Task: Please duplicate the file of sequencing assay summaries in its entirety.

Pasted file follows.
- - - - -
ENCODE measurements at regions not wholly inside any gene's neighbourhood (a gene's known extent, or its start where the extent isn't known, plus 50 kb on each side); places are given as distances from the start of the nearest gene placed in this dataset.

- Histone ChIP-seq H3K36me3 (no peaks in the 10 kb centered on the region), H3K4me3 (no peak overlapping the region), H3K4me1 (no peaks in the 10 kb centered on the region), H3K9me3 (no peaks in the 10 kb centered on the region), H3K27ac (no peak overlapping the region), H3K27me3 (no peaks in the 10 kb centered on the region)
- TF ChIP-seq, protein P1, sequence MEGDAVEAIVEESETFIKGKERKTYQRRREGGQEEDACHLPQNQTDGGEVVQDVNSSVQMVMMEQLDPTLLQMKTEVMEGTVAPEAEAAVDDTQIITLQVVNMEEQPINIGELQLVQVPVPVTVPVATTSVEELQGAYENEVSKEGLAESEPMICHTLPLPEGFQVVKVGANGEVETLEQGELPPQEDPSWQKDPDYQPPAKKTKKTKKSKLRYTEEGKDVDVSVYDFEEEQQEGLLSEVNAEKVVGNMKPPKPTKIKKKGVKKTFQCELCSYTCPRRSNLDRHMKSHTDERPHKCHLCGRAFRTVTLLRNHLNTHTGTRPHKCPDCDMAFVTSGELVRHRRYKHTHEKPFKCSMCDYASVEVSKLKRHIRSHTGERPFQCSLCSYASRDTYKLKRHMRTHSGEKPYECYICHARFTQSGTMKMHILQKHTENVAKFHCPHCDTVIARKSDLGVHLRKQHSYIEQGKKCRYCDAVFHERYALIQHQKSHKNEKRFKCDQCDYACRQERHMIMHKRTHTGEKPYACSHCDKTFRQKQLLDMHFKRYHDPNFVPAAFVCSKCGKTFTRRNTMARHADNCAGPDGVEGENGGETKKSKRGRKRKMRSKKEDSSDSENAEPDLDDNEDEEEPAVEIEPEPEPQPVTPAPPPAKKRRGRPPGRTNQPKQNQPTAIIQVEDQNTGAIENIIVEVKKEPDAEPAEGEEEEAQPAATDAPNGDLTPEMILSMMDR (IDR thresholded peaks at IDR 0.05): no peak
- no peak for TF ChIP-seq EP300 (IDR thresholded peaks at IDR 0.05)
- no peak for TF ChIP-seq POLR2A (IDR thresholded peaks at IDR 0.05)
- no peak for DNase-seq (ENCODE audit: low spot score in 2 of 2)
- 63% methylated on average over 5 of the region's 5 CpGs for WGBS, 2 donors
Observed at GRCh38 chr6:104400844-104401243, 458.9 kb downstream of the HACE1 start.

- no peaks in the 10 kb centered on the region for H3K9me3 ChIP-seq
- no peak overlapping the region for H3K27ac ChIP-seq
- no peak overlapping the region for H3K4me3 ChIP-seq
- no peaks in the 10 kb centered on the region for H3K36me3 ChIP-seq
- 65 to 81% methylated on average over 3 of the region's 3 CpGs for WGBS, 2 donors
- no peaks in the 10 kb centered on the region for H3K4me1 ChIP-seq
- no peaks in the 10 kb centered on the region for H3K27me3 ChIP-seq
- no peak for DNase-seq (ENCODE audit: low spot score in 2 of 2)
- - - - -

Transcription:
ENCODE measurements at regions not wholly inside any gene's neighbourhood (a gene's known extent, or its start where the extent isn't known, plus 50 kb on each side); places are given as distances from the start of the nearest gene placed in this dataset.

- Histone ChIP-seq H3K36me3 (no peaks in the 10 kb centered on the region), H3K4me3 (no peak overlapping the region), H3K4me1 (no peaks in the 10 kb centered on the region), H3K9me3 (no peaks in the 10 kb centered on the region), H3K27ac (no peak overlapping the region), H3K27me3 (no peaks in the 10 kb centered on the region)
- TF ChIP-seq, protein P1, sequence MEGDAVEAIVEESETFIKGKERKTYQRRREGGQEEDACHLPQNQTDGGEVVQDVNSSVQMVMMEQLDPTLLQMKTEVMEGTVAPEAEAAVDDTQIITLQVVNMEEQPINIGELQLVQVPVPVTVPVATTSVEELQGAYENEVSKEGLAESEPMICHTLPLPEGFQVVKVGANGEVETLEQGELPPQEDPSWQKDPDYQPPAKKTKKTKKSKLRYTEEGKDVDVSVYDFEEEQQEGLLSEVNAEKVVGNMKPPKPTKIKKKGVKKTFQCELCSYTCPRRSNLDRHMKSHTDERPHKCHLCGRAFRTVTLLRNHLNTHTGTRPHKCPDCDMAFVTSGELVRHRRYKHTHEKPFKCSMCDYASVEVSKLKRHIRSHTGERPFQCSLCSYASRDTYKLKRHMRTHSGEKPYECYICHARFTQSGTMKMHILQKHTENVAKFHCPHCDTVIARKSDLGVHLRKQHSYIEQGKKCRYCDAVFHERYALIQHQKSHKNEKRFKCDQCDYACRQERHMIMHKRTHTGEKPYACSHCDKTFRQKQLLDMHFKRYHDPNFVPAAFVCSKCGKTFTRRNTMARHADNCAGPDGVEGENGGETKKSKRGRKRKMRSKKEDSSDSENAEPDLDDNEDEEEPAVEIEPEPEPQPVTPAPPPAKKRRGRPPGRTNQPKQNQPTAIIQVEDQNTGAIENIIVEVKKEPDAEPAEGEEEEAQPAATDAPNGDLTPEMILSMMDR (IDR thresholded peaks at IDR 0.05): no peak
- no peak for TF ChIP-seq EP300 (IDR thresholded peaks at IDR 0.05)
- no peak for TF ChIP-seq POLR2A (IDR thresholded peaks at IDR 0.05)
- no peak for DNase-seq (ENCODE audit: low spot score in 2 of 2)
- 63% methylated on average over 5 of the region's 5 CpGs for WGBS, 2 donors
Observed at GRCh38 chr6:104400844-104401243, 458.9 kb downstream of the HACE1 start.

- no peaks in the 10 kb centered on the region for H3K9me3 ChIP-seq
- no peak overlapping the region for H3K27ac ChIP-seq
- no peak overlapping the region for H3K4me3 ChIP-seq
- no peaks in the 10 kb centered on the region for H3K36me3 ChIP-seq
- 65 to 81% methylated on average over 3 of the region's 3 CpGs for WGBS, 2 donors
- no peaks in the 10 kb centered on the region for H3K4me1 ChIP-seq
- no peaks in the 10 kb centered on the region for H3K27me3 ChIP-seq
- no peak for DNase-seq (ENCODE audit: low spot score in 2 of 2)